In general, “hard commodities” include natural resources that must be mined or extracted and do not perish, such as gold, rubber and oil, while “soft commodities” are agricultural products or livestock, such as corn, rice, palm oil, wheat, sugar, soybeans, chicken, eggs and pork.

For those with a streak of gambler in them, the soft commodities are often subject to boom-and-bust conditions by season, and prices can vacillate, paving the way for rapid large gains or losses.


For the financially well endowed, those able to meet minimum investment requirements starting at $250,000, private equity is a way to plunk down money off Wall Street.

By some measures, the private equities markets are huge. In 2022, more than $1.2 trillion was raised by private equity funds, and that was off 11 percent from 2021, reported McKinsey Global. But, by way of comparison, global equites and bonds markets combined are worth $218 trillion. So, private equity can still seek niche markets, in some regards.

The terms and conditions for participating in private equity vary widely from situation and shop, but investors should count on little liquidity during a long-term hold. Fee structures can require deciphering and might seem a bit rich from the investor’s point of view.

Private equity can invest in nearly any industry that looks profitable, from distressed Rust Belt industrial property to the latest promising high-tech gadgetry or software. But, in general, private equity targets the telecommunications, computer software and hardware, and biotech/healthcare segments, and seeks a controlling stake in enterprises.

As with commodities and property, private equity (especially in the particular, as opposed to the entire industry) will usually exhibit low correlations to equities. For the well-heeled and those willing to think long term, private equity can be a promising part of the portfolio.

Though it sounds like an oxymoron, the ordinary retail investor can buy shares in large publicly traded, private equity firms such as Apollo Global Management, Blackstone, The Carlyle Group and KKR.

In general, hedge funds and venture capital are out of reach, except for high-net-worth investors. There are a few public companies that invest as if they were hedge funds, such as Sculptor Capital Management.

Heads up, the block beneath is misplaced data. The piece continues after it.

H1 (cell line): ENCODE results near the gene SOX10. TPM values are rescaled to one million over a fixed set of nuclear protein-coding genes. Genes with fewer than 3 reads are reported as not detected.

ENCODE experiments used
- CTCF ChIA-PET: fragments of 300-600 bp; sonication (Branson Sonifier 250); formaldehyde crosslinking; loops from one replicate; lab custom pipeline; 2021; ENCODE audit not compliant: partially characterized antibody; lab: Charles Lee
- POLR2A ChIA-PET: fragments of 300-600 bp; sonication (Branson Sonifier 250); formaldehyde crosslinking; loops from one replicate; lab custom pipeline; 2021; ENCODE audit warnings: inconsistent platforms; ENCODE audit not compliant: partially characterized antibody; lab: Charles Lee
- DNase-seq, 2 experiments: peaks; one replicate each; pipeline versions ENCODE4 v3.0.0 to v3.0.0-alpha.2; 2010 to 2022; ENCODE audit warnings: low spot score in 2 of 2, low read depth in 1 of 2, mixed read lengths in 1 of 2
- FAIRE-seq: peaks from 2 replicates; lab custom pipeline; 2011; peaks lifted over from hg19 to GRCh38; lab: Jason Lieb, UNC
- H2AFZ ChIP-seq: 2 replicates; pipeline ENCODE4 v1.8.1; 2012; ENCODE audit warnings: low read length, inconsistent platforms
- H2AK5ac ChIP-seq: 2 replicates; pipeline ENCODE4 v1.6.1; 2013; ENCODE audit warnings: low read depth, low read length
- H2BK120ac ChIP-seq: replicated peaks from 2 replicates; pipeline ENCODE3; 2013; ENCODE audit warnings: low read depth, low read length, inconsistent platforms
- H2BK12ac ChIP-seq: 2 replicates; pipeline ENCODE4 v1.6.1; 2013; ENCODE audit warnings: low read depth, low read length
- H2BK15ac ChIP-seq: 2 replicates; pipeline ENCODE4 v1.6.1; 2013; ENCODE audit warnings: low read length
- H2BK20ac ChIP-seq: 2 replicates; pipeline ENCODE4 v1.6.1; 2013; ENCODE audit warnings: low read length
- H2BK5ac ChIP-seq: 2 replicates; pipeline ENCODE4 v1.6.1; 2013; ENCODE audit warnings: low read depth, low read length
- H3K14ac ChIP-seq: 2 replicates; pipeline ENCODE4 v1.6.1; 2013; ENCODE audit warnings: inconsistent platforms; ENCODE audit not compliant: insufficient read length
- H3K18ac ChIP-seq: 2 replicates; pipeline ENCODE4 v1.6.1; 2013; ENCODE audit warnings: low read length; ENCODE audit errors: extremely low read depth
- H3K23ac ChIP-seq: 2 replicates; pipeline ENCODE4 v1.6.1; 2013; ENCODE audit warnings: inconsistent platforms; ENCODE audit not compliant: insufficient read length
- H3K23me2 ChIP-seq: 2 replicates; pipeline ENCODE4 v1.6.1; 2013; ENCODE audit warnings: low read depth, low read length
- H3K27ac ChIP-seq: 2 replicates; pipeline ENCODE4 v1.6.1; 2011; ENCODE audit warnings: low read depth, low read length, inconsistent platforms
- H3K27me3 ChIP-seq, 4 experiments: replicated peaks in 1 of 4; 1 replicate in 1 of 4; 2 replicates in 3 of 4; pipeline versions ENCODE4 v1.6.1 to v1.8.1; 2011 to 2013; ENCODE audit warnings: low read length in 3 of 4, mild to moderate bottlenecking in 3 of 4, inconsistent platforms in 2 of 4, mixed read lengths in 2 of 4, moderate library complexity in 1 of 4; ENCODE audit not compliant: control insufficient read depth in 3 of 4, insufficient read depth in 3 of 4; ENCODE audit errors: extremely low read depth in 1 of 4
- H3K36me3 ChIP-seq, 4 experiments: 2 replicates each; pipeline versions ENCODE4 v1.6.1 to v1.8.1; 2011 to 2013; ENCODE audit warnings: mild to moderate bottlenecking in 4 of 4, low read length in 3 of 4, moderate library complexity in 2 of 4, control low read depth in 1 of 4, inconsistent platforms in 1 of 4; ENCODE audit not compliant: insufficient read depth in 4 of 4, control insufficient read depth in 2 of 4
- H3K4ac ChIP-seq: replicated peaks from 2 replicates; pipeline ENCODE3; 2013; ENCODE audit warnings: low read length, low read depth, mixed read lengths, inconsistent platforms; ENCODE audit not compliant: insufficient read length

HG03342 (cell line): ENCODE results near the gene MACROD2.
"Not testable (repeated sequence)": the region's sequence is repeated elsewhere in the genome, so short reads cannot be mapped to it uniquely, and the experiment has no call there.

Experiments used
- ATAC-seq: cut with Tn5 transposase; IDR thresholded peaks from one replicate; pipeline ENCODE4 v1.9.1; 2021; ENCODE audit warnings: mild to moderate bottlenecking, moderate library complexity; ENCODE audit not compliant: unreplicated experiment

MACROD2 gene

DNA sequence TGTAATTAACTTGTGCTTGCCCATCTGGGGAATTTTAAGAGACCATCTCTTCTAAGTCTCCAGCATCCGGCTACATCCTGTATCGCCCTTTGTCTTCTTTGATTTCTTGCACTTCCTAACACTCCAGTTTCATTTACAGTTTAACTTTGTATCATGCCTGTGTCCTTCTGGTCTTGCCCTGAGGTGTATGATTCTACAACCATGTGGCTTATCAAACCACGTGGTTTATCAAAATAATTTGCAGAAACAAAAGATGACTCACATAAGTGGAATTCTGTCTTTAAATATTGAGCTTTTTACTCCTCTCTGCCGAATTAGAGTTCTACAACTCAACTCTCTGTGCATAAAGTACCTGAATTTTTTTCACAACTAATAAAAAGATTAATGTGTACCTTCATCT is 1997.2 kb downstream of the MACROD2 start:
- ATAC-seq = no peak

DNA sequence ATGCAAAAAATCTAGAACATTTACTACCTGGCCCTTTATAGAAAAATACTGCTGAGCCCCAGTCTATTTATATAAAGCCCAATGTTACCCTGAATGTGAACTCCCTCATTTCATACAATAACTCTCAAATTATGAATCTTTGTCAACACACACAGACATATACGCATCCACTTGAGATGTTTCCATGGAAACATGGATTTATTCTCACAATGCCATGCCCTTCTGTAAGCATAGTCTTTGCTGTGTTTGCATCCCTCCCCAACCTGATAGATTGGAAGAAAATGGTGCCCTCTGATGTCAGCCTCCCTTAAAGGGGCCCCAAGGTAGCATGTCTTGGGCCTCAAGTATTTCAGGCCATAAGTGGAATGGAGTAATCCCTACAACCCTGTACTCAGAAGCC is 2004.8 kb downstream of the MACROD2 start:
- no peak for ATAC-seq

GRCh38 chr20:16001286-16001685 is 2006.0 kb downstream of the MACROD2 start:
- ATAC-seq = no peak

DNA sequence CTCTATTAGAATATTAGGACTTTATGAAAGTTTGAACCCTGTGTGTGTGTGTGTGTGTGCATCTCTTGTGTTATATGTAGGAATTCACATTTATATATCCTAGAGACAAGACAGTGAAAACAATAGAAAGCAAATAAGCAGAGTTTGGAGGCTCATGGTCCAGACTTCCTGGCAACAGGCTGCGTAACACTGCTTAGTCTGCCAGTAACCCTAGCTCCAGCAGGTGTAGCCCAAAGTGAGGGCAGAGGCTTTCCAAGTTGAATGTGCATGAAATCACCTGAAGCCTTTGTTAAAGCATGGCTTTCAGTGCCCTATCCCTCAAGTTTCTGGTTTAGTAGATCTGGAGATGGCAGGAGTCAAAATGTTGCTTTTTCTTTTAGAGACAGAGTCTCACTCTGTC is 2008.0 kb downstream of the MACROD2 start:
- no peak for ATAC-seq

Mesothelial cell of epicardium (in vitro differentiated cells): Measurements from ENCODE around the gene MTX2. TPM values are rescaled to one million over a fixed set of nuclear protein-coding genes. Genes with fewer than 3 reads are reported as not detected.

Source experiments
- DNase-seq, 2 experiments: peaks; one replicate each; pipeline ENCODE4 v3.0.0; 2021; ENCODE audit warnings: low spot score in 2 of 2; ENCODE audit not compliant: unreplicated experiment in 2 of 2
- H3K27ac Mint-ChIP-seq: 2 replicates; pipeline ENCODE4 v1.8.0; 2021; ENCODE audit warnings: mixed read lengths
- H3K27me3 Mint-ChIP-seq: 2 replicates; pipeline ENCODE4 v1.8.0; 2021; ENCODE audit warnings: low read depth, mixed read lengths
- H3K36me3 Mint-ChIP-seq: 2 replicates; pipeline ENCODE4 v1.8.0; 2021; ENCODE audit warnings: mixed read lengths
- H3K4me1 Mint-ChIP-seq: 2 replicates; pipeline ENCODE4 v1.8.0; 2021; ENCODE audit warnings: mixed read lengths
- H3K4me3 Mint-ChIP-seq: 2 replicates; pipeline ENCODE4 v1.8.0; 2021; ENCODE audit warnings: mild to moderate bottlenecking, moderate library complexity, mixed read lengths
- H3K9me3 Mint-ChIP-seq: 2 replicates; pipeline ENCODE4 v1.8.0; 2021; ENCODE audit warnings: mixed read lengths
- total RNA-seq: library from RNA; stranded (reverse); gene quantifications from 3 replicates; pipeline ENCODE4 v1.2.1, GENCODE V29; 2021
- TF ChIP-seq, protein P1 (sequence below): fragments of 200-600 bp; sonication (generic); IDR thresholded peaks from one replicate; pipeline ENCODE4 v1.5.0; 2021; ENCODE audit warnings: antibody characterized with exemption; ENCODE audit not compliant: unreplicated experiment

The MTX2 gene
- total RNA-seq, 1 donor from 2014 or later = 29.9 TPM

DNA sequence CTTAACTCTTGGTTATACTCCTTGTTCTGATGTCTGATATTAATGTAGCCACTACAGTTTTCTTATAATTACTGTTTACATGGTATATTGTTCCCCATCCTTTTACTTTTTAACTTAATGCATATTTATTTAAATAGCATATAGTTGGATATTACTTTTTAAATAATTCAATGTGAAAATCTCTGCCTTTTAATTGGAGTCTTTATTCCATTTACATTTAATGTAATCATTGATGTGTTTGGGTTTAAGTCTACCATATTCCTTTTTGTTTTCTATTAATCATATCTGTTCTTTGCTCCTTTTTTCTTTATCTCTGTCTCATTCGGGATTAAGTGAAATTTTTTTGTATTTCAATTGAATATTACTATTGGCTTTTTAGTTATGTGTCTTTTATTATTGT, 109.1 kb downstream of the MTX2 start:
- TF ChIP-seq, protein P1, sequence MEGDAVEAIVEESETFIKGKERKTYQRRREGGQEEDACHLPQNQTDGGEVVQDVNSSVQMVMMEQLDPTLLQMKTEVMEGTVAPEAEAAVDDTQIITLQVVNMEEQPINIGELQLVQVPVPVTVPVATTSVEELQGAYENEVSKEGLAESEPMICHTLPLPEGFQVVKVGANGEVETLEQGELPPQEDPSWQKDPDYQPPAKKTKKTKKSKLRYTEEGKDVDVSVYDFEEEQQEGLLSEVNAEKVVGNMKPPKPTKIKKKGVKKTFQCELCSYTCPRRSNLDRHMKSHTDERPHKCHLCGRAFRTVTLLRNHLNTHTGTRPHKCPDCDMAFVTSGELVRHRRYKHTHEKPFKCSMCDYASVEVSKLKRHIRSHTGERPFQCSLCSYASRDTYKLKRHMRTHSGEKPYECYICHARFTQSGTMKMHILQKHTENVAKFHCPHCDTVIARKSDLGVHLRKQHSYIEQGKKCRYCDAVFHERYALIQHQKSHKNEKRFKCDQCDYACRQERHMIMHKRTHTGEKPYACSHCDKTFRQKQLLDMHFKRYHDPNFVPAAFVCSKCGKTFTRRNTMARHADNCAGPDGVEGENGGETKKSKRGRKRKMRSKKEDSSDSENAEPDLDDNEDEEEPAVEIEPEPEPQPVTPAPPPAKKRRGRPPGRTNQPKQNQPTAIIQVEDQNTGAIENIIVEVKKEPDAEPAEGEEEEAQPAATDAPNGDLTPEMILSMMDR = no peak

In any event, private equity investing, and venture capital and hedge funds can offer large upsides but also tend to be risky and heavy on fees.


There is no refuting the incredible appreciation in prices in the artwork of many known artists, while certain collectibles have also risen in value. Art and collectibles throw off no income and are only valuable as people consider them to be valuable, and trends and tastes can come and go.

For example, William-Adolphe Bouguereau was a 19th-century French painter considered peerless in his day and feted by millionaires and art salons. His work fell out of favor in the 20th century, and his name became known only to art history students and others in the art trade. Various attempts have been made to “rehabilitate” Bouguereau with mixed results.

What may be worth noting is that, to date, the highest prices paid for art have largely been for Western artists such as da Vinci, Warhol, van Gogh and Willem de Kooning. A rare exception was the 19th and 20th century Chinese artist Qi Baishi, whose Twelve Landscape Screen sold for $140.8 million in 2017.

With wealth creation on a long-term trajectory higher in Asia, the subsequent evolution of leisure time and cultural appreciation is likely inevitable. The outlook for artworks of select Asian masters might be bright and learning the history of such investments a reward in itself.


The redoubtable 60/40 portfolio is still a useful rule of thumb, and a reminder that macro diversification of the investor portfolio is almost always a good idea.

Investors in troubled economic environments, such as in the present 2023 outlook of sluggish growth with higher interest rates, may find the traditional 60/40 portfolio underperforms. However, many alternative investments are risky and long term, such as real estate or private equity. Other avenues, such as art and collectibles, are challenging even for the discerning.

There are some very useful options, such as publicly traded REITs, private equity firm and gold stocks that offer investors exposure to alternative sectors and are also liquid. REITs even offer dividends.

Except for those with clear crystal balls, diversification remains a powerful builder of investors’ net worth, especially when including select excursions into alternative investments.


Benjamin Cole ( is a freelance writer based in Thailand.